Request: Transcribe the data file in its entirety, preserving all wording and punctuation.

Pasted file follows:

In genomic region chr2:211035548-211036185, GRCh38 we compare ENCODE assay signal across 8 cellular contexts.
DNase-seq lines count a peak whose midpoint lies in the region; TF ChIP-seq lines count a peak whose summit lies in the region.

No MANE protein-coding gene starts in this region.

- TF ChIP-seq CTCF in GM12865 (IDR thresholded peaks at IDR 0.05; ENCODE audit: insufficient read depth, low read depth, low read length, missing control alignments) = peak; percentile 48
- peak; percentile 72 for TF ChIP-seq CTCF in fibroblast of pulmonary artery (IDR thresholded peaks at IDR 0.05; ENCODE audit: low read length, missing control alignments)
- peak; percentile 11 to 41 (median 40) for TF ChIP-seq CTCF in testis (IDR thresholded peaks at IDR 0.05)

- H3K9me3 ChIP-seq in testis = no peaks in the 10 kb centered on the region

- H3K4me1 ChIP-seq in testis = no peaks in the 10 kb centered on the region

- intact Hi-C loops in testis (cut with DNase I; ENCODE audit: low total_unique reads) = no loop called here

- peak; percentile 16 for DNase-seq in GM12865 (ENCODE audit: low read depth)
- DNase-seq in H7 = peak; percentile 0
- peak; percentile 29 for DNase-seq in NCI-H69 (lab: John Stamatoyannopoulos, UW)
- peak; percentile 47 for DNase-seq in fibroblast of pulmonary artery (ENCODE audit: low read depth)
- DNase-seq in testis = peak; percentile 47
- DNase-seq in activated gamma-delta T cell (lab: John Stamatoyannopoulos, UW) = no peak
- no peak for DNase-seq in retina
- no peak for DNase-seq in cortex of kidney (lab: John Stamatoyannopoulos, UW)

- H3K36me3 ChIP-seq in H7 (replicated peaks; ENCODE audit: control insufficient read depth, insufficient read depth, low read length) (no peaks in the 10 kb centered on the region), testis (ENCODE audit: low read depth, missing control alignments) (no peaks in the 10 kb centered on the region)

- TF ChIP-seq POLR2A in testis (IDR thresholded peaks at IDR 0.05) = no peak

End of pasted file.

In genomic region chr2:211035548-211036185, GRCh38 we compare ENCODE assay signal across 8 cellular contexts.
DNase-seq lines count a peak whose midpoint lies in the region; TF ChIP-seq lines count a peak whose summit lies in the region.

No MANE protein-coding gene starts in this region.

- TF ChIP-seq CTCF in GM12865 (IDR thresholded peaks at IDR 0.05; ENCODE audit: insufficient read depth, low read depth, low read length, missing control alignments) = peak; percentile 48
- peak; percentile 72 for TF ChIP-seq CTCF in fibroblast of pulmonary artery (IDR thresholded peaks at IDR 0.05; ENCODE audit: low read length, missing control alignments)
- peak; percentile 11 to 41 (median 40) for TF ChIP-seq CTCF in testis (IDR thresholded peaks at IDR 0.05)

- H3K9me3 ChIP-seq in testis = no peaks in the 10 kb centered on the region

- H3K4me1 ChIP-seq in testis = no peaks in the 10 kb centered on the region

- intact Hi-C loops in testis (cut with DNase I; ENCODE audit: low total_unique reads) = no loop called here

- peak; percentile 16 for DNase-seq in GM12865 (ENCODE audit: low read depth)
- DNase-seq in H7 = peak; percentile 0
- peak; percentile 29 for DNase-seq in NCI-H69 (lab: John Stamatoyannopoulos, UW)
- peak; percentile 47 for DNase-seq in fibroblast of pulmonary artery (ENCODE audit: low read depth)
- DNase-seq in testis = peak; percentile 47
- DNase-seq in activated gamma-delta T cell (lab: John Stamatoyannopoulos, UW) = no peak
- no peak for DNase-seq in retina
- no peak for DNase-seq in cortex of kidney (lab: John Stamatoyannopoulos, UW)

- H3K36me3 ChIP-seq in H7 (replicated peaks; ENCODE audit: control insufficient read depth, insufficient read depth, low read length) (no peaks in the 10 kb centered on the region), testis (ENCODE audit: low read depth, missing control alignments) (no peaks in the 10 kb centered on the region)

- TF ChIP-seq POLR2A in testis (IDR thresholded peaks at IDR 0.05) = no peak